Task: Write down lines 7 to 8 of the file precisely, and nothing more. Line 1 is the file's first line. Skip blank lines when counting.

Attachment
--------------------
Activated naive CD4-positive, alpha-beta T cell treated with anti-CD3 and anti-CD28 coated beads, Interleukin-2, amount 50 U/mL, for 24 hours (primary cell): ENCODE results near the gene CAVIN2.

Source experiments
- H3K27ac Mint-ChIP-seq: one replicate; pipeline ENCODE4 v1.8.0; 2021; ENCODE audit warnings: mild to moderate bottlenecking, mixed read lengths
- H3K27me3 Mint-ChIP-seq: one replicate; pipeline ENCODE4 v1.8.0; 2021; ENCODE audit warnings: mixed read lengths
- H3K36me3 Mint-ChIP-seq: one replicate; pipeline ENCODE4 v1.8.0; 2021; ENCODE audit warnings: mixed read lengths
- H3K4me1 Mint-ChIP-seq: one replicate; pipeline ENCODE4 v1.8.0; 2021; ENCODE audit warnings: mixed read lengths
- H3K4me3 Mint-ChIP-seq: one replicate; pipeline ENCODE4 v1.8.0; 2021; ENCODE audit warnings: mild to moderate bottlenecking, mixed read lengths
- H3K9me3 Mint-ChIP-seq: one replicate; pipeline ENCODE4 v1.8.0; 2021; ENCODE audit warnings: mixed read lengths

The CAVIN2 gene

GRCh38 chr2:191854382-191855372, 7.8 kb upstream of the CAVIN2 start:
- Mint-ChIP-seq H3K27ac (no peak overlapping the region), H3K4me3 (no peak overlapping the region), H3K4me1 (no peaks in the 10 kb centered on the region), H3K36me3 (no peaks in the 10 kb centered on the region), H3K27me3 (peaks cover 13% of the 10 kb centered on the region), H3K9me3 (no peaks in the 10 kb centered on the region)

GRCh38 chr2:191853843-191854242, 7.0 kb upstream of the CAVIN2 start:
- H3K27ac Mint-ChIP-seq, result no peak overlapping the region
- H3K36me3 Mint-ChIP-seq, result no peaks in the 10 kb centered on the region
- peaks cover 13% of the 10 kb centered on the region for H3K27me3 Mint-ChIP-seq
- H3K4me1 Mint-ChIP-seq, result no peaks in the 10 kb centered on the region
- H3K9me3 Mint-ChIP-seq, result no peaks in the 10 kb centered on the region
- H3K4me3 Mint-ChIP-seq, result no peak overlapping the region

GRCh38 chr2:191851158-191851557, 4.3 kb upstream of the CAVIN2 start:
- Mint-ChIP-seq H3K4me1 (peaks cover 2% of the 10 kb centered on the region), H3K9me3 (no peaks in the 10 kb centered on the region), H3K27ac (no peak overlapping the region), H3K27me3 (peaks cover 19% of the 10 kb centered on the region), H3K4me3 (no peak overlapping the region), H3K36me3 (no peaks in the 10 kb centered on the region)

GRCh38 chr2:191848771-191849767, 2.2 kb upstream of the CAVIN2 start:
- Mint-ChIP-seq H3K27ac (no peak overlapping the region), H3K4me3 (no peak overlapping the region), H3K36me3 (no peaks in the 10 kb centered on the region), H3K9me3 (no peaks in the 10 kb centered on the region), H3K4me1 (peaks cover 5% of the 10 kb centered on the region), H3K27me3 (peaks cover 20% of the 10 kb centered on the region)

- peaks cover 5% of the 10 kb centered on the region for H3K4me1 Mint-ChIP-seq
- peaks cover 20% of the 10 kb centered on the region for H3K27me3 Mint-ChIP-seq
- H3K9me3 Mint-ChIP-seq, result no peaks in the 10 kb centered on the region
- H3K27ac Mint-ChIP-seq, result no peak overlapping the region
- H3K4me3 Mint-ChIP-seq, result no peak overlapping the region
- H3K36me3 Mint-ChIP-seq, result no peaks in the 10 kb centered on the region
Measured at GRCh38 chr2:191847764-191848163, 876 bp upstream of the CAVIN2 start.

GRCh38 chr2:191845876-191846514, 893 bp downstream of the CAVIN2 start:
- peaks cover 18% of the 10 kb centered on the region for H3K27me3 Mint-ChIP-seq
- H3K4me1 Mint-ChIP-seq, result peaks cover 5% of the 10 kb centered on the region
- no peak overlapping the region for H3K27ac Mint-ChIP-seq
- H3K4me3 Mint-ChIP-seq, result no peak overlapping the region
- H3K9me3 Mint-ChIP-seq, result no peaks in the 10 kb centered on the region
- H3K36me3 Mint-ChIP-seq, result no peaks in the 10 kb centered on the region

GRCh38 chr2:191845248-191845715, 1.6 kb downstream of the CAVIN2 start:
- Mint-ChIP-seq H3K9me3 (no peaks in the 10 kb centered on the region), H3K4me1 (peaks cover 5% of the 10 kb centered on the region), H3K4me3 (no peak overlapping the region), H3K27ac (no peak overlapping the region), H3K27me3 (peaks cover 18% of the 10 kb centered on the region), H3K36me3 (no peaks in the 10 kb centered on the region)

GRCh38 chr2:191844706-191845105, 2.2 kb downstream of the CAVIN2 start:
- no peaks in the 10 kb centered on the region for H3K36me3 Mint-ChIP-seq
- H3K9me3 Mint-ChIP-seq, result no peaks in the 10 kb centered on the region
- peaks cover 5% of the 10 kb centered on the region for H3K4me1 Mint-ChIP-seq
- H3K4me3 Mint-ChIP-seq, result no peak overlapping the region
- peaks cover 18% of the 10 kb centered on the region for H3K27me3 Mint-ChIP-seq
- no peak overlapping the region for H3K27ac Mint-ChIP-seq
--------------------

- H3K4me3 Mint-ChIP-seq: one replicate; pipeline ENCODE4 v1.8.0; 2021; ENCODE audit warnings: mild to moderate bottlenecking, mixed read lengths
- H3K9me3 Mint-ChIP-seq: one replicate; pipeline ENCODE4 v1.8.0; 2021; ENCODE audit warnings: mixed read lengths